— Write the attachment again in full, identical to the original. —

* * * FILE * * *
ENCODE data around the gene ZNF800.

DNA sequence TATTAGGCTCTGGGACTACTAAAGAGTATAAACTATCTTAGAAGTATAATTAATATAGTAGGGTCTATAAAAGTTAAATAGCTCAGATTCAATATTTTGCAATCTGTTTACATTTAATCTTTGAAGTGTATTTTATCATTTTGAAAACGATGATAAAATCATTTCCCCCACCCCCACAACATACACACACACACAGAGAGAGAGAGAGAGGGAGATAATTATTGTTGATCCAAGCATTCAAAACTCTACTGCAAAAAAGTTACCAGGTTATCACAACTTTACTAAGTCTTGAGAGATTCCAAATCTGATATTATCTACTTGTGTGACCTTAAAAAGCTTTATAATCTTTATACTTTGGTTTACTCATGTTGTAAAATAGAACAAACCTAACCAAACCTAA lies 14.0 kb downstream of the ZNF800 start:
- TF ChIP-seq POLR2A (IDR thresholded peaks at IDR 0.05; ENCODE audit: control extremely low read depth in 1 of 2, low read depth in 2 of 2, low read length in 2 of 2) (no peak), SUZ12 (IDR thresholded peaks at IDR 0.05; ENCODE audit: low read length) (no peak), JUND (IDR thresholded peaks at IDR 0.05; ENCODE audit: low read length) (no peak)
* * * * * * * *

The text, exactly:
ENCODE data around the gene ZNF800.

DNA sequence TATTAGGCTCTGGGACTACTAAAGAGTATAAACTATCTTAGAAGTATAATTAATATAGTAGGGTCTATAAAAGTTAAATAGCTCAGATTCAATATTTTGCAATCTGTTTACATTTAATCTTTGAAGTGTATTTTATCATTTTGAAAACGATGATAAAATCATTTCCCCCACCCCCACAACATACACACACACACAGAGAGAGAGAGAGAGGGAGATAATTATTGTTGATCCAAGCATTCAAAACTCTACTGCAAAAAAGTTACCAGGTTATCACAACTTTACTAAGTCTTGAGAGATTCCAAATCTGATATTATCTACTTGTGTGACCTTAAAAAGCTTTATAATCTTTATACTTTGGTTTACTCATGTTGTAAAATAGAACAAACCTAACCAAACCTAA lies 14.0 kb downstream of the ZNF800 start:
- TF ChIP-seq POLR2A (IDR thresholded peaks at IDR 0.05; ENCODE audit: control extremely low read depth in 1 of 2, low read depth in 2 of 2, low read length in 2 of 2) (no peak), SUZ12 (IDR thresholded peaks at IDR 0.05; ENCODE audit: low read length) (no peak), JUND (IDR thresholded peaks at IDR 0.05; ENCODE audit: low read length) (no peak)